Dean Spade addresses an issue that civil rights activists have grappled with since the 1960s. He critiques the activist approach of focusing on legal reform. He argues that anti-discrimination laws are very difficult to enforce, and that they really serve those with enough money and power to hire lawyers to challenge the system. Anti-discrimination laws do very little to challenge the social structures that exist to privilege certain groups of people over others. In a 2011 interview with Meaghan Winter, he notes that the law is often ignored in order to maintain existing power structures. “Law reforms declaring race and disability discrimination illegal haven’t solved concentrated joblessness, poverty, homelessness, or criminalization of people with disabilities and people of color. Often people who the law says should have equal chances at jobs still don’t have equal chances at jobs, and they’re still on the losing side of the severe wealth divide in the U.S.”
As he mentions, the issue of the limits of legal reform is not exclusive to the trans community. Racial minorities still face poverty and discrimination, despite the Civil Rights Act and the Voting Rights Act (as well as other legal acts) passed in the 1960s. The problem is that many seem to think that the passage of such laws means that true equality has been achieved. Policy often serves the privileged, and further marginalizes groups already on the periphery. Passing laws appeases the majority and gives them a free pass to dismiss the issues of minorities. This can be seen when looking at rhetoric around affirmative action. A very popular argument against affirmative action is that racial minorities are already protected by law against discrimination, so why do they need additional help? Isn’t affirmative action just giving handouts to people who haven’t earned them? This argument ignores the fact that anti-discrimination laws do not dismantle structural inequality and racism, and may in fact uphold white privilege rather than batter it.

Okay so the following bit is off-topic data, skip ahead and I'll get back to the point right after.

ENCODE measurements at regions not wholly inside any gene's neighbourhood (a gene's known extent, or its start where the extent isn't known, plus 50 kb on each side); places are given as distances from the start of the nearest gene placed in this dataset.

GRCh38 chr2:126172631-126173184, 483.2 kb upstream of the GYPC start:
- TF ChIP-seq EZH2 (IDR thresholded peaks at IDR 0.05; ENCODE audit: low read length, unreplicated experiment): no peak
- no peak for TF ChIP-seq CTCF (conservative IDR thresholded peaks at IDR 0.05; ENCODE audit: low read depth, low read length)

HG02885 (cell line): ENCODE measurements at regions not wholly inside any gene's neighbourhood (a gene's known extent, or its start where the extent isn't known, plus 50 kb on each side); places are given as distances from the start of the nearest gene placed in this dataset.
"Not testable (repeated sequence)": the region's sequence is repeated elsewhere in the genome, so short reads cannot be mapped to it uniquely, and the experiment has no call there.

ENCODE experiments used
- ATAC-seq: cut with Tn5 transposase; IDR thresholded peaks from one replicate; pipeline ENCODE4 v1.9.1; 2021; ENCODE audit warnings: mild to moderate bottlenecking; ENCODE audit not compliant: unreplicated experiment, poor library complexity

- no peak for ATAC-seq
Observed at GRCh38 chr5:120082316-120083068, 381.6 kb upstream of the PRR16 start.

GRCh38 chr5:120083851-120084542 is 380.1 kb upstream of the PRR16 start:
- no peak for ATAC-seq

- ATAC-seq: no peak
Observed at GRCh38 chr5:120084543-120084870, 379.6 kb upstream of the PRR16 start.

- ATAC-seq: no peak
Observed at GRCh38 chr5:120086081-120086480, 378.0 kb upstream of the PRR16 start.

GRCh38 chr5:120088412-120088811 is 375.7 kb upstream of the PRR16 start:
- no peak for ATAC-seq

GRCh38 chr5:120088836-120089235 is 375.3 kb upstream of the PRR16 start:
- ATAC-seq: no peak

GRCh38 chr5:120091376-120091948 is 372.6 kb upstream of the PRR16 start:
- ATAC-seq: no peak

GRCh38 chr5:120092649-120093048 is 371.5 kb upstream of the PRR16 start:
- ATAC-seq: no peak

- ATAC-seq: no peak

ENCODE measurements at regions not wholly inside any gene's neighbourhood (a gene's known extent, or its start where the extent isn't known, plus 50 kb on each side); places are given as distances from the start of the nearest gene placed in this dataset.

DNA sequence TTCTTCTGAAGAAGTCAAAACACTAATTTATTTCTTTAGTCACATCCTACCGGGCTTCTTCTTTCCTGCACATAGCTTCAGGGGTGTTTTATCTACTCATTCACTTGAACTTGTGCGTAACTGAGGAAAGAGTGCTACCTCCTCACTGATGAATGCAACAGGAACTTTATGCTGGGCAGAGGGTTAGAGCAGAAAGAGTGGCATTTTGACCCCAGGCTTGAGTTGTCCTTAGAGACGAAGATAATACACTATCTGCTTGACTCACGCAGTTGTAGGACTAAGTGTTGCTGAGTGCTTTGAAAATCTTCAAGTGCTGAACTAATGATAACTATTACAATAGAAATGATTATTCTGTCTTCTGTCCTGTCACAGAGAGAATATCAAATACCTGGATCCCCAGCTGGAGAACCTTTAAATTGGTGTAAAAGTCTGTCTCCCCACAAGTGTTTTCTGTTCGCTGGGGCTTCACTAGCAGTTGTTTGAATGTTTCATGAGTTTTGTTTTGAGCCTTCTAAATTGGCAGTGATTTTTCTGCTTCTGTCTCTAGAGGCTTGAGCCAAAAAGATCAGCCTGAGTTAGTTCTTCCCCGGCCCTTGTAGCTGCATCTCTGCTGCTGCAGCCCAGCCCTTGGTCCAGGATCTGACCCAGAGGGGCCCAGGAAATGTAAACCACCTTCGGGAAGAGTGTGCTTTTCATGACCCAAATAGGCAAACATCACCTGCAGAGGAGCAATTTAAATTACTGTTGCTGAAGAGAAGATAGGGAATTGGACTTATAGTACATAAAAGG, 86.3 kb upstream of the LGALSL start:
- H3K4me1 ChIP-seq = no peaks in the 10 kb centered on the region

Spade argues that the trans community faces similar obstacles by focusing on the law instead of larger power systems which allow unjust laws to exist in the first place. Passing anti-discrimination laws does not change the fact that trans people are often targets of violence and are economically marginalized. The emphasis from economically privileged activists on the laws themselves rather than the larger systems which uphold them should not be the focus.